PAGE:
DEV Community

Cover image for Hello, #30DaysOfPlaywright
Nitya Narasimhan for Microsoft Azure

Posted on • Originally published at nitya.github.io on

Hello, #30DaysOfPlaywright

This post was originally published on the Learn Playwright blog. Reference the original post to get the most updated version of this content.

#playwright

Playwright is an open-source framework for Web Testing and Automation. It enables reliable end-to-end testing for modern web apps across browsers and platforms, using one API! Playwright supports resilient testing (with features like auto-wait, web-first assertions and tracing) with powerful tooling for authoring, debugging and profiling your end-to-end tests!

Let's Learn: End-to-End Testing With Playwright

It's December 1! The new year is just over 30 days away so it's the perfect time to make a learning resolution, get started on it now - and then check it off the very first day of the New Year! So what do you want to learn this year?

I've decided to invest this month exploring a topic that fascinates me - end-to-end testing for modern web apps. I want to go from learning core concepts and tools, to implementing efficient cross-browser testing strategies in my web app development workflows. And I want to do this using Playwright by default.

So join me as I begin my #30DaysOfPlaywright learning journey - and let's explore the tools, API and best practices, one test scenario at a time!


What is Playwright?

Playwright is an open source framework for Web Testing and Automation that enables cross-browser testing and web automation across Chromium, Firefox and WebKit, with a single API.

Want to get a rapid introduction to Playwright and fundamental concepts? Watch this excellent 45-minute "Introduction to Playwright test runner" from Andrey Lushnikov of the Playwright team - and look out for a future blog post that dives into some of these fundamental concepts in more detail.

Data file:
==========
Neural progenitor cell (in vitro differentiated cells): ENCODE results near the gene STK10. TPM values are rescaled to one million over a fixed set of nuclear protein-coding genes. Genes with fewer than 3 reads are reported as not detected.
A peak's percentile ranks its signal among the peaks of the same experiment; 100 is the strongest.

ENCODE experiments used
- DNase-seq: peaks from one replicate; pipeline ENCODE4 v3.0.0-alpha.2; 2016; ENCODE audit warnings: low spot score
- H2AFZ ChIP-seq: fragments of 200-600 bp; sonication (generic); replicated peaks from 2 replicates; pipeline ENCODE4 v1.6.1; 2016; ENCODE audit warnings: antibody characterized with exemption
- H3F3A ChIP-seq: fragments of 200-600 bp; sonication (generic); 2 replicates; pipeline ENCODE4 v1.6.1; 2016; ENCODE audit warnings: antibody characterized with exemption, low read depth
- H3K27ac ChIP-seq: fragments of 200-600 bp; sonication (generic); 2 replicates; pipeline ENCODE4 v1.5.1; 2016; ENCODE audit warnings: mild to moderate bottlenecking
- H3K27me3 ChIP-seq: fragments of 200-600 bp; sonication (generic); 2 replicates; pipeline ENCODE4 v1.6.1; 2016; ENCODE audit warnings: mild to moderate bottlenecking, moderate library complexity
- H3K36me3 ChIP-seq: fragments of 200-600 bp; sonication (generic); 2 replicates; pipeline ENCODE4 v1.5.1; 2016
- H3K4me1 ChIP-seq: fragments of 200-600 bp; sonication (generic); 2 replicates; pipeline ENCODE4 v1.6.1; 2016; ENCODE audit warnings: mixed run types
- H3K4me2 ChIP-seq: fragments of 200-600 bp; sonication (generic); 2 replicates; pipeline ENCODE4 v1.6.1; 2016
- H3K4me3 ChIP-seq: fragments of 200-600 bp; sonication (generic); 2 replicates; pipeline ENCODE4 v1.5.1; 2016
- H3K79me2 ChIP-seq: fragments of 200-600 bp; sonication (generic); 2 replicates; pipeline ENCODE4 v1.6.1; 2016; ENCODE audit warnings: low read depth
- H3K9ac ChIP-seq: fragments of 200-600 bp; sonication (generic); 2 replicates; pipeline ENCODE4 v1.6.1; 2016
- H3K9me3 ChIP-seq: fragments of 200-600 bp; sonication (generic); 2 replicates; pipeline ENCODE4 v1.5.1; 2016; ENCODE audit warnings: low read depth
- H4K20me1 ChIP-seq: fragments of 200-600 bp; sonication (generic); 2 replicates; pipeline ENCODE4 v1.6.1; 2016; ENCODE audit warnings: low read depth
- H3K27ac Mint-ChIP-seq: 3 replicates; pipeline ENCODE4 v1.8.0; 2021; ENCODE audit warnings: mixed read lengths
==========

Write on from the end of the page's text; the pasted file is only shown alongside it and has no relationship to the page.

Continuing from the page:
Why Cross-Browser Testing?

A key benefit of web apps over platform-specific apps is in their reach. Users can access web apps simply by discovering and accessing the related link (URL) from any modern browser, on a variety of device form factors (mobile, desktop, embedded, TV) with no added effort.

The challenge is that users expect a consistent experience (user interface and interaction behaviors) across the diverse browser and device platforms, despite inherent differences in their supported capabilities.

Cross-Browser Testing makes sure your application works as expected across a reasonable subset of modern web browsers so that the designed user experience lives up to the reality of user expectations. This can include testing for criteria in performance, accessibility, responsiveness and data integrity - across browsers, and across operating systems (for a given browser).


Why Test Automation?

As app developers, we are likely familiar with writing and executing unit and integration tests on a manual basis, as part of our developer workflows. But scaling the testing strategy becomes challenging with increasing test frequency (e.g., system has more feature commits or bug fixes) or test granularity (e.g., need to validate against more browser and device platforms).

Web Automation or Automated testing is the process of using task runners alongside our testing tools, to speed up execution and automate developer workflows to suit the granularity and frequency of testing needed - in a reliable and efficient manner.


Why Playwright?

According to the documentation, Playwright is designed to be fast, reliable, capable - and evergreen, with iterative updates that flatten the learning curve.

From a modern web app development perspective, useful features include:

Over the next 30 days, we'll unpack the Playwright API, exploring relevant tools and examples that put these features to use in a real-world testing context.


Relevant Resources

Some resources worth bookmarking at the start of this journey:

And don't forget to follow @playwrightweb on Twitter for updates.


Day 0: Review


Day 1: Up Next

The best way to learn something is to take it for a spin with code. In the next blog post we'll dive into how you can Get Started With Playwright. At the end of that exercise, you should have:

  • Installed the Playwright Test runner
  • Written and executed your first test script
  • Explored headless and headed modes for testing
  • Explored core configuration options
  • Used fundamental concepts like assertions, fixtures and test hooks
  • Explored command-line options

Get a head start exploring that tutorial, then check back for my walkthrough and learnings in the next post.

Discussion (0)